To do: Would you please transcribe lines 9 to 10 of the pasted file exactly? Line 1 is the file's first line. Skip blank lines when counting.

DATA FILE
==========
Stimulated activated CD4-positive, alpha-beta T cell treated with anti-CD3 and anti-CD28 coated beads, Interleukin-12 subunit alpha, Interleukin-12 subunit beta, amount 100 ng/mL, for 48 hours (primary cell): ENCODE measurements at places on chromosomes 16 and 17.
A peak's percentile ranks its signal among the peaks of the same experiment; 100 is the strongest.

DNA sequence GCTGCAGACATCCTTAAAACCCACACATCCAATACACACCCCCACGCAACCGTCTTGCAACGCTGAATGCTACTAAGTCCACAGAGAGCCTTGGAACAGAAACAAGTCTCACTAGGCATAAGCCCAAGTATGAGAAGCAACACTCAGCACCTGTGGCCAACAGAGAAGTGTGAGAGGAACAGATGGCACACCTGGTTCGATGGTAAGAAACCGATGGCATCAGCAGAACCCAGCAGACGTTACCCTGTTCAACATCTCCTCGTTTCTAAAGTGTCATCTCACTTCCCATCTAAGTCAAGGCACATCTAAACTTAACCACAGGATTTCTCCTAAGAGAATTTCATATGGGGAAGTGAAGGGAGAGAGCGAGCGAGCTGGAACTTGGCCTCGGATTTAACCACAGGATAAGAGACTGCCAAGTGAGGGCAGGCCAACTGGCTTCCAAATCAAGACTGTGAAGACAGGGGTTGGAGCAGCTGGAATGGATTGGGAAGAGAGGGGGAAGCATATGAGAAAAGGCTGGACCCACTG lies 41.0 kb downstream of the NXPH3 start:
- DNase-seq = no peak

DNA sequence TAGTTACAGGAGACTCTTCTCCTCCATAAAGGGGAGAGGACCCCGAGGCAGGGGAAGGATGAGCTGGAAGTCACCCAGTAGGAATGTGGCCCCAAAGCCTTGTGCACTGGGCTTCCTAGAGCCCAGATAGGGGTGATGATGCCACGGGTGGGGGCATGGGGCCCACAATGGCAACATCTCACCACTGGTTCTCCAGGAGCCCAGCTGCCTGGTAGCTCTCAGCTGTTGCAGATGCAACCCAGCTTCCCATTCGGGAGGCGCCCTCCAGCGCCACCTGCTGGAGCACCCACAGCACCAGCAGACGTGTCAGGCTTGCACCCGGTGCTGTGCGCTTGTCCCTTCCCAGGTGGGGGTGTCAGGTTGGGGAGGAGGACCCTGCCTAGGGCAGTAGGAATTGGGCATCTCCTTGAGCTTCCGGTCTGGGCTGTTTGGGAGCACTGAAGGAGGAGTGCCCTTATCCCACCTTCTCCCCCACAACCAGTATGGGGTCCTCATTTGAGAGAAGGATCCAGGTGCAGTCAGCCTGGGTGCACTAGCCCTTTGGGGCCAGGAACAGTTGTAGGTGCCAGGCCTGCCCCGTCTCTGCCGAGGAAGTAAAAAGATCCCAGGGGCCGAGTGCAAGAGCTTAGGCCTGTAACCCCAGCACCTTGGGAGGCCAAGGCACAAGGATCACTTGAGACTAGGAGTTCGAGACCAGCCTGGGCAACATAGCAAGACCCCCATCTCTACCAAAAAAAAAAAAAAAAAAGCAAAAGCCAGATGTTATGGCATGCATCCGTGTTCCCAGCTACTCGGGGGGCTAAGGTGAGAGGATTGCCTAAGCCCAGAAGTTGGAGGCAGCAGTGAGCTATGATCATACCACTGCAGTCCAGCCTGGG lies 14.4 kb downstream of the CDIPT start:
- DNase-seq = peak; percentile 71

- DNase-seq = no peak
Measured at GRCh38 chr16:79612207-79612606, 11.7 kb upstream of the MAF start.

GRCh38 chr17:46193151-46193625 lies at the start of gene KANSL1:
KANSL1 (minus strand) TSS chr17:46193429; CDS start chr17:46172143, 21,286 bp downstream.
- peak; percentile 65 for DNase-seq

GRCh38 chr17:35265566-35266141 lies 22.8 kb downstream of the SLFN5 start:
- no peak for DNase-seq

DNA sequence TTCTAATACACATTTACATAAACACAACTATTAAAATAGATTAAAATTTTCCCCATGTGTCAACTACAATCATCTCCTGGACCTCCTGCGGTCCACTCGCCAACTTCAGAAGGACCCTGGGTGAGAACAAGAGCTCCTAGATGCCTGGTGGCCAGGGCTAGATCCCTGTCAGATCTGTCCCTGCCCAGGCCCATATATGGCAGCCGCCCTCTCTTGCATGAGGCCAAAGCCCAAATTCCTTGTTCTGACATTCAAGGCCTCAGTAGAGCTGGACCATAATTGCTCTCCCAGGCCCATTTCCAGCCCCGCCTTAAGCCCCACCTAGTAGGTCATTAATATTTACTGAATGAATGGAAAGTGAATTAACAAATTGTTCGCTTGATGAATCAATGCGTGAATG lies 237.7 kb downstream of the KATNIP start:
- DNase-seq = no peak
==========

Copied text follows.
GRCh38 chr17:46193151-46193625 lies at the start of gene KANSL1:
KANSL1 (minus strand) TSS chr17:46193429; CDS start chr17:46172143, 21,286 bp downstream.